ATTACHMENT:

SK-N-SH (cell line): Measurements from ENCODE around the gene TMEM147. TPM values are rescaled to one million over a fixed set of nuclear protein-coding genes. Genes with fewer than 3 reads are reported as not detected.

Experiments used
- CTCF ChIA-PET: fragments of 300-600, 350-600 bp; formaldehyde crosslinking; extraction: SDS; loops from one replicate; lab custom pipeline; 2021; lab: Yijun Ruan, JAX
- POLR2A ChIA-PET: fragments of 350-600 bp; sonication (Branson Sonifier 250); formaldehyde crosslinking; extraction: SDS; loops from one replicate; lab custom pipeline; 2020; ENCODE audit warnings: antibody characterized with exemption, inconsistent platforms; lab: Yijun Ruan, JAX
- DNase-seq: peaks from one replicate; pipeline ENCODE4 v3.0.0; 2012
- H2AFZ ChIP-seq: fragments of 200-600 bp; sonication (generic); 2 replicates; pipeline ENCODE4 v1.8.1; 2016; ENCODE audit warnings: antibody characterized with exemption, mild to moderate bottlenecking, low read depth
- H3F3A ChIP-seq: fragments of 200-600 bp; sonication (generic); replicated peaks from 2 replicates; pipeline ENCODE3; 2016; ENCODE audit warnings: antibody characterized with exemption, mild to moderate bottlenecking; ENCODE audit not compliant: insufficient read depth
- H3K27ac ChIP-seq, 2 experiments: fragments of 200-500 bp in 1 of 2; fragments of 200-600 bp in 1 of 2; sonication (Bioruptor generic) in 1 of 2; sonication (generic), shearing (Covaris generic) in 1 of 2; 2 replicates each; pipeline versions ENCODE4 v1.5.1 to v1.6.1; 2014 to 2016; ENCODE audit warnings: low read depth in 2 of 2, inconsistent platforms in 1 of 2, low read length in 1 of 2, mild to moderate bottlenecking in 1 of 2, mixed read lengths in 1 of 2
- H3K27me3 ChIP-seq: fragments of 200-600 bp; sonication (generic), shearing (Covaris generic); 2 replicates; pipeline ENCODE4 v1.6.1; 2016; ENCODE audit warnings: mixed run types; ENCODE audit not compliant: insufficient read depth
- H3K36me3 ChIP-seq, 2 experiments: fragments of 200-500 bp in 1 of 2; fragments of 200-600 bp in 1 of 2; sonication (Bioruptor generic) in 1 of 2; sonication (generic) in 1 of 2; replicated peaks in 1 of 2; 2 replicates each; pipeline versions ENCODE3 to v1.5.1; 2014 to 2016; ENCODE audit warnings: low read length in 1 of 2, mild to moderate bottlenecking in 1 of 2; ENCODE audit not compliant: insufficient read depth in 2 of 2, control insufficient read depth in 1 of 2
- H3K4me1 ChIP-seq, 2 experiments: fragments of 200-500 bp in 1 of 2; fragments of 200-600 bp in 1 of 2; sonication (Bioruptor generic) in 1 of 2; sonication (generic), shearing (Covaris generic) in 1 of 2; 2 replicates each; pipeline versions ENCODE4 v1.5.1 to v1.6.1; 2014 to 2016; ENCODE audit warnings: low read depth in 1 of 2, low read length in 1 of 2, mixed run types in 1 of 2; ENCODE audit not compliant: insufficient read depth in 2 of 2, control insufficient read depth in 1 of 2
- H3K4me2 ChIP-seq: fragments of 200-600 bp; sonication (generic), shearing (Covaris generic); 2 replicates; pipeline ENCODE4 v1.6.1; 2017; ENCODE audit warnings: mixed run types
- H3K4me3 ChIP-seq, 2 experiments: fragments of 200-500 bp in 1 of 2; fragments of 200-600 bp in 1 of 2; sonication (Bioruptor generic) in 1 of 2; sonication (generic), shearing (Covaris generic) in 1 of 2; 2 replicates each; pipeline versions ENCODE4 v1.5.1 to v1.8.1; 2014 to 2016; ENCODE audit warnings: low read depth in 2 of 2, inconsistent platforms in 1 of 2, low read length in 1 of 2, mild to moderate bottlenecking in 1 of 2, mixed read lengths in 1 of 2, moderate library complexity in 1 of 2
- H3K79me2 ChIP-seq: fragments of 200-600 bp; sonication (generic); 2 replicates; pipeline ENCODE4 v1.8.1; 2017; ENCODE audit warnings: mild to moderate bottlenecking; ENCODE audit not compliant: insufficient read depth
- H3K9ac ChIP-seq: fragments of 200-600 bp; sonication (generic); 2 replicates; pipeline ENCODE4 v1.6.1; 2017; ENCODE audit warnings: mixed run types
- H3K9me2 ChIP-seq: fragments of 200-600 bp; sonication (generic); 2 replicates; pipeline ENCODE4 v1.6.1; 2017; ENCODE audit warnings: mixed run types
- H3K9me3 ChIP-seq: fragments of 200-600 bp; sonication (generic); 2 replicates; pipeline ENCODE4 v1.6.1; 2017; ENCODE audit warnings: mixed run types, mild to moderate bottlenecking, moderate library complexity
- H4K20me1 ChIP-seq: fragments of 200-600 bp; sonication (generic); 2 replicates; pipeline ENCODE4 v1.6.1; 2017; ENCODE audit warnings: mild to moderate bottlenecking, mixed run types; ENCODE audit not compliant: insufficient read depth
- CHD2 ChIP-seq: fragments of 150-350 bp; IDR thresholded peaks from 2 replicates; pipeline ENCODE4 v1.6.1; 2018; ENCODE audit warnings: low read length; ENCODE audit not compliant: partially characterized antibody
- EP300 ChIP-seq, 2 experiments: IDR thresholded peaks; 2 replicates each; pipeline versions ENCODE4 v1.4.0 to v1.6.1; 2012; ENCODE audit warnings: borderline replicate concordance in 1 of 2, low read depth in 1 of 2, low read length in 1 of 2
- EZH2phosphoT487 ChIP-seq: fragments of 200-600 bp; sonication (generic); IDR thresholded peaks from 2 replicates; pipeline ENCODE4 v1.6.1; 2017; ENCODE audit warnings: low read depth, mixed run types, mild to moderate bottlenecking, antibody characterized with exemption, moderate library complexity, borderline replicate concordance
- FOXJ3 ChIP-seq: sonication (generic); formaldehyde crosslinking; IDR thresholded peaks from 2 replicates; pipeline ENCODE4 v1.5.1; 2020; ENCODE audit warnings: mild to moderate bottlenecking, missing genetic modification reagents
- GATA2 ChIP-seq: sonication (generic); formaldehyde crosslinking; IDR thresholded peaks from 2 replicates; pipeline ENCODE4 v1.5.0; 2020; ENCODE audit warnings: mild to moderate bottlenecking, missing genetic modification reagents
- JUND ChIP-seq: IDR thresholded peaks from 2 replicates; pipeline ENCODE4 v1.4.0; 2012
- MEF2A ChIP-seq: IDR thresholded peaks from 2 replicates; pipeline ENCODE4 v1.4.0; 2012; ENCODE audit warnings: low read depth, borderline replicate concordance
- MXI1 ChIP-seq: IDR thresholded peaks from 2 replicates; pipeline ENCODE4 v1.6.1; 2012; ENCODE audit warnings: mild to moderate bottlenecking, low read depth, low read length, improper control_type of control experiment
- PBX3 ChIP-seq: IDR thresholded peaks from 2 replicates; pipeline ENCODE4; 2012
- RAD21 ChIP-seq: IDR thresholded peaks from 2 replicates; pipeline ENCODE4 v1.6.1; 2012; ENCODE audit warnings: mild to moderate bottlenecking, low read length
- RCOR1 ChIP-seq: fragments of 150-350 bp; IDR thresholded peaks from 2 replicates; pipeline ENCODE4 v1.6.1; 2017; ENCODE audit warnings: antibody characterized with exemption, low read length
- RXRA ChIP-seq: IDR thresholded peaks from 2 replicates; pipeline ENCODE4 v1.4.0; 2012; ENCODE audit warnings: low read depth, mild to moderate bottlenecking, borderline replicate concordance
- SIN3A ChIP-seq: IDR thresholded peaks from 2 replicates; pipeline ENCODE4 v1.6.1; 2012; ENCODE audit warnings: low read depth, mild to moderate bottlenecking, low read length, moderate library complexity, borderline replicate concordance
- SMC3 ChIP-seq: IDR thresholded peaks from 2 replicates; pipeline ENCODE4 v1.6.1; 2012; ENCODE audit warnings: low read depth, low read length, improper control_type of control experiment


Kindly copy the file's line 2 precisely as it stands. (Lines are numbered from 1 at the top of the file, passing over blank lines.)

Experiments used